40. That was the magic number.

No matter how fat or out of shape I got, 40 was gonna be the turning point. That was the age I’d finally get my shit together and get into shape.

At least that’s what I had always promised myself as I was busy getting out of shape.

Like most powerlifters, I’ve always bought into the old adage “weight moves weight”, and as my numbers grew, so did my ass. I started my lifting career in the mid 90’s lifting in the 148 class, moving up to 165 after only one meet. I spent a few years there with some success but never hitting my goal of an elite total. Although I knew jumping another class would raise the required total higher, I was clearly outgrowing the 165 class.

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On a visit to Westside almost 20 years ago, I asked Dave Tate what weight class he thought I should be in, and without skipping a beat he said “220”. I probably should have been more specific. I was really asking if he thought I should move up to 181 or not, but I guess I got my answer regarding staying 165.

I did move up to 181, and soon got my elite total, followed by a pro total. I set my sights on an 800 squat and 2000 total, but never quite made it. The weight cuts were getting harder and I thought back to my last weight jump and decided that it was time to go 198. By this time, I was 32, and entering the prime of my career. I made the jump, and I soon got my 800 squat, followed by a 600 bench the next year, and a qualifying spot for the XPC finals where I finally hit 2000. The next year I won the class with 2075. By this point, I was 36, and a new father.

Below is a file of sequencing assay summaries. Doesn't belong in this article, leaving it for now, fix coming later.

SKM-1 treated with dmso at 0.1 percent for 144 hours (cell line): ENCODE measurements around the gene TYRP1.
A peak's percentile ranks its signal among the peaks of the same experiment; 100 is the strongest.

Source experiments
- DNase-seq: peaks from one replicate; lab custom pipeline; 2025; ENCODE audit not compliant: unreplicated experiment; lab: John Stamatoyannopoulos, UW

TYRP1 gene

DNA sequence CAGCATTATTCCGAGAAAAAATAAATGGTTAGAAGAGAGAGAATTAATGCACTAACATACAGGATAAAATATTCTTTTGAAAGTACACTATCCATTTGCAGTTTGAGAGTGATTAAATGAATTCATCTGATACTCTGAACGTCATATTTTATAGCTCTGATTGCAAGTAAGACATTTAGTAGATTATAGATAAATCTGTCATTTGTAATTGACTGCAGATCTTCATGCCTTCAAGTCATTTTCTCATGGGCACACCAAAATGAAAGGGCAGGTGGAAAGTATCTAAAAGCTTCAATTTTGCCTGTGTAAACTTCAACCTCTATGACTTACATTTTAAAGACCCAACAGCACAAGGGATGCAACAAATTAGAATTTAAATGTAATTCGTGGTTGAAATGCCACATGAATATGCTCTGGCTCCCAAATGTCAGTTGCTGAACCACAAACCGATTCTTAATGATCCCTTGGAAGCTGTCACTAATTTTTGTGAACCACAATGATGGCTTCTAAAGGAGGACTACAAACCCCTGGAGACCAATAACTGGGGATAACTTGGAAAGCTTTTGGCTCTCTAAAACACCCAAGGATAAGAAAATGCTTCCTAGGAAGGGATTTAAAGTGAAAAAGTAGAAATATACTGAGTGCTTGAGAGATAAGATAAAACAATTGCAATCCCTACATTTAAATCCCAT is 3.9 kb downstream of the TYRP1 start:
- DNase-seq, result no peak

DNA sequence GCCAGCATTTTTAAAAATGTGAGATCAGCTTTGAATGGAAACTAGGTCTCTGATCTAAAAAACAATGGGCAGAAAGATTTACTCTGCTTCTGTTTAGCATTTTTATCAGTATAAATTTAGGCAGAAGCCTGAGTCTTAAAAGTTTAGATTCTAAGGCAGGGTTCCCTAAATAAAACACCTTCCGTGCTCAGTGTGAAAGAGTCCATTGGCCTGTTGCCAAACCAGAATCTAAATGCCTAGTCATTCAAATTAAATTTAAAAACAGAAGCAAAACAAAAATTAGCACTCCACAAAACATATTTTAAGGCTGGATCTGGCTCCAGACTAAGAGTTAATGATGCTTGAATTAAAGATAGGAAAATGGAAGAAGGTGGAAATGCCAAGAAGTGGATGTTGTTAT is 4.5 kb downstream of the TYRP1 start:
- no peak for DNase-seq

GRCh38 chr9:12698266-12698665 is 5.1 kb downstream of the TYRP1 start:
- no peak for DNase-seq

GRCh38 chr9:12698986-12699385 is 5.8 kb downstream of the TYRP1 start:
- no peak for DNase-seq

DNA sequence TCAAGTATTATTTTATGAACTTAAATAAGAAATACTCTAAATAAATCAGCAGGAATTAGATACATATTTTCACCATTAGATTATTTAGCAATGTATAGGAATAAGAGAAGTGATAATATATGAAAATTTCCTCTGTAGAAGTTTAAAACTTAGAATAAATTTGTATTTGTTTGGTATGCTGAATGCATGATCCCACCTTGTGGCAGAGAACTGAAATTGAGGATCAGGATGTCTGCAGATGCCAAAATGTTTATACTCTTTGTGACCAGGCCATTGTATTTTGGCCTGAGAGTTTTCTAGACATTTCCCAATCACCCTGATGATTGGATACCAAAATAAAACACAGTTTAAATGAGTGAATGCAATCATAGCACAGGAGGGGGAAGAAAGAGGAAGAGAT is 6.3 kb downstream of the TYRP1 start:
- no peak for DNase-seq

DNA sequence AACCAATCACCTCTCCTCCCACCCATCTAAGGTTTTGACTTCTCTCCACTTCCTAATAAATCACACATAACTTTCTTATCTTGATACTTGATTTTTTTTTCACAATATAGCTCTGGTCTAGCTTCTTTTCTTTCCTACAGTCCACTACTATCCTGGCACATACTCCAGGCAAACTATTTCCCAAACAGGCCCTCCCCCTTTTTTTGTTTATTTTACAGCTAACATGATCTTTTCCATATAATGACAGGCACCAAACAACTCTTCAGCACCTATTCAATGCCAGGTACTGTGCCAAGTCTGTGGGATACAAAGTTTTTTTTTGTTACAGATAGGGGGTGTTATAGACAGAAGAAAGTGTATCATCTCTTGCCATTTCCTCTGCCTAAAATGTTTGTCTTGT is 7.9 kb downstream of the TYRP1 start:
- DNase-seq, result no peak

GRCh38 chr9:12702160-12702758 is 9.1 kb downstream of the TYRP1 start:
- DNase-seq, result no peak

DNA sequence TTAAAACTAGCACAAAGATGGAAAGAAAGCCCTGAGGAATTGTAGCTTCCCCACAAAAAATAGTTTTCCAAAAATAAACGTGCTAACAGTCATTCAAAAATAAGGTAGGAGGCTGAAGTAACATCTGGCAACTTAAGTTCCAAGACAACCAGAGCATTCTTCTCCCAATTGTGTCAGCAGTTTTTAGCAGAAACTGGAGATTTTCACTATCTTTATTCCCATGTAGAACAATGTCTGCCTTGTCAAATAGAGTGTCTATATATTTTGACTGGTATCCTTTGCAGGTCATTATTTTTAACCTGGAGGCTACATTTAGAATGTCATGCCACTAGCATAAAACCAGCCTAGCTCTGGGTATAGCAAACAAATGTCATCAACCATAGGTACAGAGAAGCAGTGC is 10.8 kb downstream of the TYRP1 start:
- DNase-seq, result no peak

While I wasn’t what most people would consider “fat” I wasn’t exactly lean either, and I was feeling the effects of walking around at over 200 pounds year-round at 5’5”, especially with my increasingly severe sleep apnea and asthma.

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By this point, my lack of conditioning had become a running joke among my elitefts teammates. Dave Tate and Vincent Dizenzo would constantly joke about my being the worlds smallest super heavyweight because I had all of the symptoms of a 300-pound. man, but without the numbers.